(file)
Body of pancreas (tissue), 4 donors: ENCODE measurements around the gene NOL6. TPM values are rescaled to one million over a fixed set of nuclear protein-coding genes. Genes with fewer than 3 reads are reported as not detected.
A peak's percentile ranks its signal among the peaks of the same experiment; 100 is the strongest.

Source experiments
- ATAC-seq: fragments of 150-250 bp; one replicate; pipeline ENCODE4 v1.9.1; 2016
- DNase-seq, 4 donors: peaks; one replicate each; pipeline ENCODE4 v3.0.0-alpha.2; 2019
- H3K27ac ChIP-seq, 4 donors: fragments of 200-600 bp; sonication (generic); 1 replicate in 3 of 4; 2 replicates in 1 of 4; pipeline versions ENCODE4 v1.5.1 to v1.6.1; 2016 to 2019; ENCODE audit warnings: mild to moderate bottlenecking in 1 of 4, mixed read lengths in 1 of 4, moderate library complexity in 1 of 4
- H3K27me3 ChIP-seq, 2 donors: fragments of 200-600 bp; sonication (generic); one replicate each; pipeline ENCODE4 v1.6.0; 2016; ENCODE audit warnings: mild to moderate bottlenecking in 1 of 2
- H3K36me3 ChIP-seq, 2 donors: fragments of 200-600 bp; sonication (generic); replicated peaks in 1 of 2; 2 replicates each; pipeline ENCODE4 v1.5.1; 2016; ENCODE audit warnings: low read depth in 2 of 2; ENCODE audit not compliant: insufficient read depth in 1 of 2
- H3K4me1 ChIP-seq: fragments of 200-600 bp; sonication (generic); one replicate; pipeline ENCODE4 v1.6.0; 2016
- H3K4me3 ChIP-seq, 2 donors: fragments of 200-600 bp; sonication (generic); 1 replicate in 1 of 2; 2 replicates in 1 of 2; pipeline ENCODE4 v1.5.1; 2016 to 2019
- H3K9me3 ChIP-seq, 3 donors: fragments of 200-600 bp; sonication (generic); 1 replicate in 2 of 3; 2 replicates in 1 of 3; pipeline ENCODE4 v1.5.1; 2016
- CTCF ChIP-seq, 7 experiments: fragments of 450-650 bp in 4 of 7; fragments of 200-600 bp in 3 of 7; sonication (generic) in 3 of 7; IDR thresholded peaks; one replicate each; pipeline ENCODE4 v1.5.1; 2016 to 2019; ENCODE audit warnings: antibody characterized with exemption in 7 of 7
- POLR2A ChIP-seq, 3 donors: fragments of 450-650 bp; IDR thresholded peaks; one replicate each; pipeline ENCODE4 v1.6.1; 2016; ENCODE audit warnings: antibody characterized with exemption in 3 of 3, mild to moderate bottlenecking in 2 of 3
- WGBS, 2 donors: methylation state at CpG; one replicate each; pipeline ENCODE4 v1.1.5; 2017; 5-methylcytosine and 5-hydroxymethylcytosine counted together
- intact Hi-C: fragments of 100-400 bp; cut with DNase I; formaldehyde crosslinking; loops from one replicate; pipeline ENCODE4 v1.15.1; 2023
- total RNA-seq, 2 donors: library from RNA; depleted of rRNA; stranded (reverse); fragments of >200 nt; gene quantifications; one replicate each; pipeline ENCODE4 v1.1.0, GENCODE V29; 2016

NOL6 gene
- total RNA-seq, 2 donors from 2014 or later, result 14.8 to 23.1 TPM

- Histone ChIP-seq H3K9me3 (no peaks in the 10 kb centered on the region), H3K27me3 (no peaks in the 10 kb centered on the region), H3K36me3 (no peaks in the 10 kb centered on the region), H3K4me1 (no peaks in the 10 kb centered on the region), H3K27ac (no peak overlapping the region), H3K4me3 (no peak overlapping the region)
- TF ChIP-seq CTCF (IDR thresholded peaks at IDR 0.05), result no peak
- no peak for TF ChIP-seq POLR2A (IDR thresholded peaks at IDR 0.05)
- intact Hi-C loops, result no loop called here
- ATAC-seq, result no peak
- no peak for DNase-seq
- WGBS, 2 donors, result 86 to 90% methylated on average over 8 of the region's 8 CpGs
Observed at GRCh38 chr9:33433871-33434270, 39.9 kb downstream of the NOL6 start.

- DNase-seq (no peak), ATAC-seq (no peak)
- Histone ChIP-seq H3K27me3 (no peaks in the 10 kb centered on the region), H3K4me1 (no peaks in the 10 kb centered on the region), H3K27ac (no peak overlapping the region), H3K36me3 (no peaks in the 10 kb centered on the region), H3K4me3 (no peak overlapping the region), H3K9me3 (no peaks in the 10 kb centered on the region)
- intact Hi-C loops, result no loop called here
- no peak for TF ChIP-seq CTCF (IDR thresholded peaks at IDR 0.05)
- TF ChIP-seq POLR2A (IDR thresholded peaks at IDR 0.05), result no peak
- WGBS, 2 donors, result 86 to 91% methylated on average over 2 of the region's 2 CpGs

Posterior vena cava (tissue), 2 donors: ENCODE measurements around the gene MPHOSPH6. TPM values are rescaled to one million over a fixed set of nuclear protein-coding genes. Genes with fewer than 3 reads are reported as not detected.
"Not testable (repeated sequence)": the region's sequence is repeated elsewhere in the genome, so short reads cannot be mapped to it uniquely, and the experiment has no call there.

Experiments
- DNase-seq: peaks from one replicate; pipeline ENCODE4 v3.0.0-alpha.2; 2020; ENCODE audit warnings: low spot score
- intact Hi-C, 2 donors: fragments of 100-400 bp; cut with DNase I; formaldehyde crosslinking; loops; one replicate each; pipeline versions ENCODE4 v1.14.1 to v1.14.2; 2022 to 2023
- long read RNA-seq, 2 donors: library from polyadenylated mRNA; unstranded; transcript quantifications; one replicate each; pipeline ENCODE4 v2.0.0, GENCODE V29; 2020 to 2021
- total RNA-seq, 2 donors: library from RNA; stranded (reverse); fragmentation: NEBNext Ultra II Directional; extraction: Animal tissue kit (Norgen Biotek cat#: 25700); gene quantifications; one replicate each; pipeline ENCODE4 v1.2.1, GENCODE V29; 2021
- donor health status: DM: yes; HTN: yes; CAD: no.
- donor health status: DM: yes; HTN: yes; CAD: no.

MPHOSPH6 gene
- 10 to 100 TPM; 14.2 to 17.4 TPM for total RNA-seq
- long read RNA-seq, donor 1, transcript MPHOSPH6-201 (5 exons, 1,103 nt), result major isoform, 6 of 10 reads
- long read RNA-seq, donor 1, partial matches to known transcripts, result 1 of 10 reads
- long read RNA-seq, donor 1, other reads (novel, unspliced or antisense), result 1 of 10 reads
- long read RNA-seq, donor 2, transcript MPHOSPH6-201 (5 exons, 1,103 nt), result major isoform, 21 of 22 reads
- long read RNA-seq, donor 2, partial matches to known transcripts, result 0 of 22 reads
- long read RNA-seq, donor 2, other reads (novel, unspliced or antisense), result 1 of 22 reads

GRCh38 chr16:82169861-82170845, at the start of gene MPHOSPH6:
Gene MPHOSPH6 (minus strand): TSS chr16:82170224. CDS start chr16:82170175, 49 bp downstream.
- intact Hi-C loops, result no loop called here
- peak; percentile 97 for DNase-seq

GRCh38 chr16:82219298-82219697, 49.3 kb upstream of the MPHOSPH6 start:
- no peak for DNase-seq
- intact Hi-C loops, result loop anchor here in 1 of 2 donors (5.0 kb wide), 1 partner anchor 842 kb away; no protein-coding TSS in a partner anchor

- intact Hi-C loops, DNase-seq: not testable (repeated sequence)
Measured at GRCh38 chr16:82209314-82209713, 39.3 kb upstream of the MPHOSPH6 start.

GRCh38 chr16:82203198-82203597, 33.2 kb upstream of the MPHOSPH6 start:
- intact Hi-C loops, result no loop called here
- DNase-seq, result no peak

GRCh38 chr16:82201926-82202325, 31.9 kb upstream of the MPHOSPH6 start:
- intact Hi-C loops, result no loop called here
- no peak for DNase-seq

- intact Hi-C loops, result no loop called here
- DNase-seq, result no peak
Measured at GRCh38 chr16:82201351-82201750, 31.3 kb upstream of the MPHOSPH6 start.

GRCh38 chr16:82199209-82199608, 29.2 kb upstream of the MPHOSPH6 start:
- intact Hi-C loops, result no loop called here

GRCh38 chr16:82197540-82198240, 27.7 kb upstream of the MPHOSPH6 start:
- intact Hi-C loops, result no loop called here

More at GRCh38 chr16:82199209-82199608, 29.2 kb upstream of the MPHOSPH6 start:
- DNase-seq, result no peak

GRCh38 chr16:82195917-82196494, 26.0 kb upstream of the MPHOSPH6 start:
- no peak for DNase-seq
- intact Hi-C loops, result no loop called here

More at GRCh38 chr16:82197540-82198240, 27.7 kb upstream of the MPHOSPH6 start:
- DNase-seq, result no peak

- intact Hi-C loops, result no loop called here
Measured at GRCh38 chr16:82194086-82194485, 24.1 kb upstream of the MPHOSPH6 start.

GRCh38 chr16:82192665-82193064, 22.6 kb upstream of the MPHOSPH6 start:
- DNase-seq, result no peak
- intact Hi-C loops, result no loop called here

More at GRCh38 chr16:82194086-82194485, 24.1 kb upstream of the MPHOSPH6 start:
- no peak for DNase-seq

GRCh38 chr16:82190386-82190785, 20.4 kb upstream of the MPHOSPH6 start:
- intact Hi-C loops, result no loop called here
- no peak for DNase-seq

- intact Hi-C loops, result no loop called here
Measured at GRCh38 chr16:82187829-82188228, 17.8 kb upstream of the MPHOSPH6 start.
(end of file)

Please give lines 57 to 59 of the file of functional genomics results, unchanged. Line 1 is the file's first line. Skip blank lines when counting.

- intact Hi-C loops, DNase-seq: not testable (repeated sequence)
Measured at GRCh38 chr16:82209314-82209713, 39.3 kb upstream of the MPHOSPH6 start.

GRCh38 chr16:82203198-82203597, 33.2 kb upstream of the MPHOSPH6 start: